“I just thought it was some old pop song, and I didn’t like it,” she explained later of “What’s Love Got To Do With It.”
Turner’s “Private Dancer” album was released in May 1984 and sold over eight million copies. It had multiple big songs, including the title song and “Better Be Good To Me.” It won four Grammys, including record of the year for “What’s Love Got to Do With It,” the song that came to define her post-Ike persona.
In her memoir, she remarked, “People look at me now and think what a hot life I must have lived — ha!”
Even with Ike, it was difficult to misinterpret her as a romantic. Her voice was never “pretty,” and love songs were never her speciality, owing in part to her lack of experience. She was born in 1939 in Nutbush, Tennessee, and claims she received “no love” from either her mother or father.
After her parents divorced, she moved frequently between Tennessee and Missouri, staying with various relatives. She was sociable, loved to sing, and as a teenager frequented St. Louis’ blues bars, where Ike Turner and his Kings of Rhythm were regulars.
Tina didn’t like his appearance the first time she met him, at the Club Manhattan.
“Then he got up onstage and picked up his guitar,” she recalled in her autobiography. “He hit one note, and I thought, ‘Jesus, listen to this guy play.'”
Tina quickly made her move. Ike Turner was alone on stage during interval at a neighbouring Club D’Lisa gig, playing a blues melody on the keyboards. Tina recognized the song, “You Know I Love You,” by B.B. King, and grabbed a microphone to sing along.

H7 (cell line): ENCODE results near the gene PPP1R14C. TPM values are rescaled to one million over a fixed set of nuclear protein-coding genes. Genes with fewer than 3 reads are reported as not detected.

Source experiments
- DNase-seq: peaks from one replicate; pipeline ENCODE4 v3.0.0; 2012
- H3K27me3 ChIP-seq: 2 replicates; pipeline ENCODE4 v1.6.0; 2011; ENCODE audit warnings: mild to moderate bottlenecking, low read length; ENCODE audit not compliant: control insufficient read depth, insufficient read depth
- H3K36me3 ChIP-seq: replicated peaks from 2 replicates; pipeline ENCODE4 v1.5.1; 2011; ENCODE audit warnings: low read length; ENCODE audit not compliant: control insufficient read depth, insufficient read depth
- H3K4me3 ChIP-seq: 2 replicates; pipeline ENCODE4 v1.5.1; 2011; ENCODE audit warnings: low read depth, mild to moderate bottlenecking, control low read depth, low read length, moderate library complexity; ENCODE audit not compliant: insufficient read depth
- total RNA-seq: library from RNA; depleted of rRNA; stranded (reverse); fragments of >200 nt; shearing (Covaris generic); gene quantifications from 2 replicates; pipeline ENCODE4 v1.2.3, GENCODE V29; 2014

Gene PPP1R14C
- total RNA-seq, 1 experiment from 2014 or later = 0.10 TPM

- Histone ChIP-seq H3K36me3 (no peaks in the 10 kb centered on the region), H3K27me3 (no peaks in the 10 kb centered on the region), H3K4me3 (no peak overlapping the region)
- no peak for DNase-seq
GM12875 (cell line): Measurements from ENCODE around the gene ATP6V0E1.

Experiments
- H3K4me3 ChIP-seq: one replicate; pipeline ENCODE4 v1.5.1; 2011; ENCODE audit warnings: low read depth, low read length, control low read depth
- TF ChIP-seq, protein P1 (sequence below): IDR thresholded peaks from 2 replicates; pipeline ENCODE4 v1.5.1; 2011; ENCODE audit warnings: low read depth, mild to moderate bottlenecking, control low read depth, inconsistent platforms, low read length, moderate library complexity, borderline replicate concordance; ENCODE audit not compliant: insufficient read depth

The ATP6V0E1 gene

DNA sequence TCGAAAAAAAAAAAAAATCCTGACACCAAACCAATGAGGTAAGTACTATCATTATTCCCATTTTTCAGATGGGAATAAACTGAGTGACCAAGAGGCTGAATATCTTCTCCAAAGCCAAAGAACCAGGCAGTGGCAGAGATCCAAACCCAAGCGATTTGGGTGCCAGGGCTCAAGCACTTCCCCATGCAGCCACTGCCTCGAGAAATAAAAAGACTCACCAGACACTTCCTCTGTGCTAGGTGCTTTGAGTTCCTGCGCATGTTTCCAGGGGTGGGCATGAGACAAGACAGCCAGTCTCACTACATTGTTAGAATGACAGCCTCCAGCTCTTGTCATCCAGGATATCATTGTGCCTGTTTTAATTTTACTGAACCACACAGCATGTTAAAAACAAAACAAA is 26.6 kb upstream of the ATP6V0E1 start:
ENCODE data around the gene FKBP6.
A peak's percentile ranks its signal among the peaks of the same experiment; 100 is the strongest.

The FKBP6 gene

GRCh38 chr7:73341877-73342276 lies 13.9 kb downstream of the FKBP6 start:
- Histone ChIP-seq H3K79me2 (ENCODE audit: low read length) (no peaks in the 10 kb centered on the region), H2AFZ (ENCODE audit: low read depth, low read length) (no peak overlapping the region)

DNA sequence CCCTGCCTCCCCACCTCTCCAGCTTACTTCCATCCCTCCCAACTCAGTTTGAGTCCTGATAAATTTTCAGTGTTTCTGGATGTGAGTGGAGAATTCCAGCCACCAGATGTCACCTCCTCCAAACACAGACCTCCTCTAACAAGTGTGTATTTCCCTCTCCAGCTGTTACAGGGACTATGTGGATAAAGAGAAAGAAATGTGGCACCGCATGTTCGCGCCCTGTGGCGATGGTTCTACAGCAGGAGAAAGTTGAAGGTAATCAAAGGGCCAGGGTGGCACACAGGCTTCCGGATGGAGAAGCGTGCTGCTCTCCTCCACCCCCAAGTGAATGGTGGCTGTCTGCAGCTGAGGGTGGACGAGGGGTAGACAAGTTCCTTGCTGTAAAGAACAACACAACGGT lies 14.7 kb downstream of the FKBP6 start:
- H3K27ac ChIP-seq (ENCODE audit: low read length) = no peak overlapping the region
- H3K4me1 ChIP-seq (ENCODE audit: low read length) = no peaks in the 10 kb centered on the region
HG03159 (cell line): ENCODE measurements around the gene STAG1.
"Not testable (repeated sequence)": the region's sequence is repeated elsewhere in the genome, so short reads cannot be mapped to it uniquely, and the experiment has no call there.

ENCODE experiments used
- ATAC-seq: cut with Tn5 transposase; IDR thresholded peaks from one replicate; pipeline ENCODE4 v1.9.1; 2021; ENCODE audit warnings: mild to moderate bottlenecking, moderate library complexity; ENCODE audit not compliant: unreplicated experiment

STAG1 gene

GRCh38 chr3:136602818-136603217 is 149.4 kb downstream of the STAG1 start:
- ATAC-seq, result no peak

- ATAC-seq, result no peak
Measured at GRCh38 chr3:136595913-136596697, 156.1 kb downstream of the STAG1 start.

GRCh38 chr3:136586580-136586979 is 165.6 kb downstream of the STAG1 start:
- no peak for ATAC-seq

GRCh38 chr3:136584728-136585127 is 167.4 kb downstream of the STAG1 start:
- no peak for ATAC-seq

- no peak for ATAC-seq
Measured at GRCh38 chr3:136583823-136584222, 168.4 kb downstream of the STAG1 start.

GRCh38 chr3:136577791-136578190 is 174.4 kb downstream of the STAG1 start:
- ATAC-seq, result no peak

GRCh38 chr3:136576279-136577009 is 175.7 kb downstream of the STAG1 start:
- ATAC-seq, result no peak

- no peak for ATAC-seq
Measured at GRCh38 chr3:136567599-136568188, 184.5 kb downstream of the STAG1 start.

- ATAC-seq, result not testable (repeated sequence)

Tina recalled that a surprised Ike exclaimed, “Giirrllll!!” and demanded to know what else she could do. She consented to join his group against her mother’s misgivings. In 1962, he married her and changed her last name to Tina, inspired by the comic book heroine Sheena, Queen of the Jungle.
Tina did achieve success on her own during Ike’s unusual leniency. She provided a screaming lead vocal to Phil Spector’s colossal production of “River Deep, Mountain High,” which was a disappointment in the United States when it was released in 1966, but a hit internationally and later a standard.
She also appeared in the 1975 film adaptation of The Who’s rock opera “Tommy.” Recent cinematic appearances include “Mad Max Beyond Thunderdome” and a cameo in “What’s Love Got to Do with It.”
Craig collaborated with saxophonist Raymond Hill, and Ronald collaborated with Ike Turner. (Craig Turner was discovered dead in an apparent suicide in 2018). Tina Turner announced in her memoir “Tina Turner: My Love Story,” published later that year, that she had gotten a kidney transplant from her second husband, former EMI record executive Erwin Bach.
Turner’s life appeared to be an argument against marriage, but her life with Bach was a love tale Tina would not have imagined possible when she was younger. When she travelled to Germany for record promotion in the mid-1980s, he picked her up at the airport.
He was a decade her junior — “the prettiest face,” she claimed of him in the HBO documentary — and the desire was reciprocal. She married Bach in a civil ceremony in Switzerland in 2013.
“It’s that happiness that people talk about,” Turner said at the time, “when you wish for nothing, when you can finally take a deep breath and say, ‘Everything is good.'”